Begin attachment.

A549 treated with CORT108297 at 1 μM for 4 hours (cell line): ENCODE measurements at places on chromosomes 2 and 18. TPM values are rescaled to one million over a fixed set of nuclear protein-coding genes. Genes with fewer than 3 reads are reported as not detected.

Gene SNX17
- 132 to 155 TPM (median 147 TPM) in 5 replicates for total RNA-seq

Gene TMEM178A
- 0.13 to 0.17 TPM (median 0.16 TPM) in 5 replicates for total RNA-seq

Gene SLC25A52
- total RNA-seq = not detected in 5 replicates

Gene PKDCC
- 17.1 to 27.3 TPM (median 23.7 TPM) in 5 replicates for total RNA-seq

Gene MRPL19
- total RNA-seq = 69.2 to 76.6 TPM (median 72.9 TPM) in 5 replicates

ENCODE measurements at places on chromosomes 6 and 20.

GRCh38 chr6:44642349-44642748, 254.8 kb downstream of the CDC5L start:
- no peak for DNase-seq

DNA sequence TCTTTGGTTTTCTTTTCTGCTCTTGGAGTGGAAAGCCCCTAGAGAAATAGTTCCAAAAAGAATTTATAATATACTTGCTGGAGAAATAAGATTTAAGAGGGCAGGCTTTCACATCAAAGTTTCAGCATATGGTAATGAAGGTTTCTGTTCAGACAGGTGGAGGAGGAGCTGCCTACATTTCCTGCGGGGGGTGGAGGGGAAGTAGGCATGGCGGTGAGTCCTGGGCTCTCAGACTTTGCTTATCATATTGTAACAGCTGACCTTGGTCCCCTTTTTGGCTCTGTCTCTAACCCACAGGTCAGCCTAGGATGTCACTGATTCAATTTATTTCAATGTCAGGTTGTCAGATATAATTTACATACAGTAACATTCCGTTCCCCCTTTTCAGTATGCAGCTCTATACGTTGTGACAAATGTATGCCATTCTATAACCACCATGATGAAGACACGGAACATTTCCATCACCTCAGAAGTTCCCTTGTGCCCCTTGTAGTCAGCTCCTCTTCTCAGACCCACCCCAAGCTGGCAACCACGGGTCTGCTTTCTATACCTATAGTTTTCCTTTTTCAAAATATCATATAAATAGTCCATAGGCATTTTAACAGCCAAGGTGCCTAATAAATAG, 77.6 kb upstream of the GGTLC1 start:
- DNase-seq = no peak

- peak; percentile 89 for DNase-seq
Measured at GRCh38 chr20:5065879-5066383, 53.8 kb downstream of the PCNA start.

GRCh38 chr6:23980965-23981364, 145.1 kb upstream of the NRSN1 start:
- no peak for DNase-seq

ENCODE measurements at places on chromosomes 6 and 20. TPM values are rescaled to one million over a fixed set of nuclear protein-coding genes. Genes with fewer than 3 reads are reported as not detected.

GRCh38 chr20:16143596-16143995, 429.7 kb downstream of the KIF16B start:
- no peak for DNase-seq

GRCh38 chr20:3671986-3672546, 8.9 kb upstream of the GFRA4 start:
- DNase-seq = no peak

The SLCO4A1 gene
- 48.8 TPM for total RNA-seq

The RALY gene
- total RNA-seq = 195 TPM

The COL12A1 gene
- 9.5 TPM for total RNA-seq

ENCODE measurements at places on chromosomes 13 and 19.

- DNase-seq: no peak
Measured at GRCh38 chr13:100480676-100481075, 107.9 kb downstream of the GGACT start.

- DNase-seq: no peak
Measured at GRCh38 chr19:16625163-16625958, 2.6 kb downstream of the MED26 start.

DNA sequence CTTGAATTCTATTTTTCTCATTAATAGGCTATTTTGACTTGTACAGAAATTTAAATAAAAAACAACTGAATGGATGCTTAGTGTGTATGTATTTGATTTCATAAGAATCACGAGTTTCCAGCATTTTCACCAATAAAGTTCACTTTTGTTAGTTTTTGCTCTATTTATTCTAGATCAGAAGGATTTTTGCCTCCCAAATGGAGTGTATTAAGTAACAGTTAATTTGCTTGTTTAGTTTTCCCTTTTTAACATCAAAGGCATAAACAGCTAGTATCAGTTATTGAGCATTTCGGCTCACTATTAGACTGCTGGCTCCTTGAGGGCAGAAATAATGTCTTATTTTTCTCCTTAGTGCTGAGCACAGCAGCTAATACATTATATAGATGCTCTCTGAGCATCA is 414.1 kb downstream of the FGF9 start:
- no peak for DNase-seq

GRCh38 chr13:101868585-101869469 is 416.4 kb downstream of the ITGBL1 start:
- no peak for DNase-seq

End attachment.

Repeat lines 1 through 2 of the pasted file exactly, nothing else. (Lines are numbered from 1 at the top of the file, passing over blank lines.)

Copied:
A549 treated with CORT108297 at 1 μM for 4 hours (cell line): ENCODE measurements at places on chromosomes 2 and 18. TPM values are rescaled to one million over a fixed set of nuclear protein-coding genes. Genes with fewer than 3 reads are reported as not detected.

Gene SNX17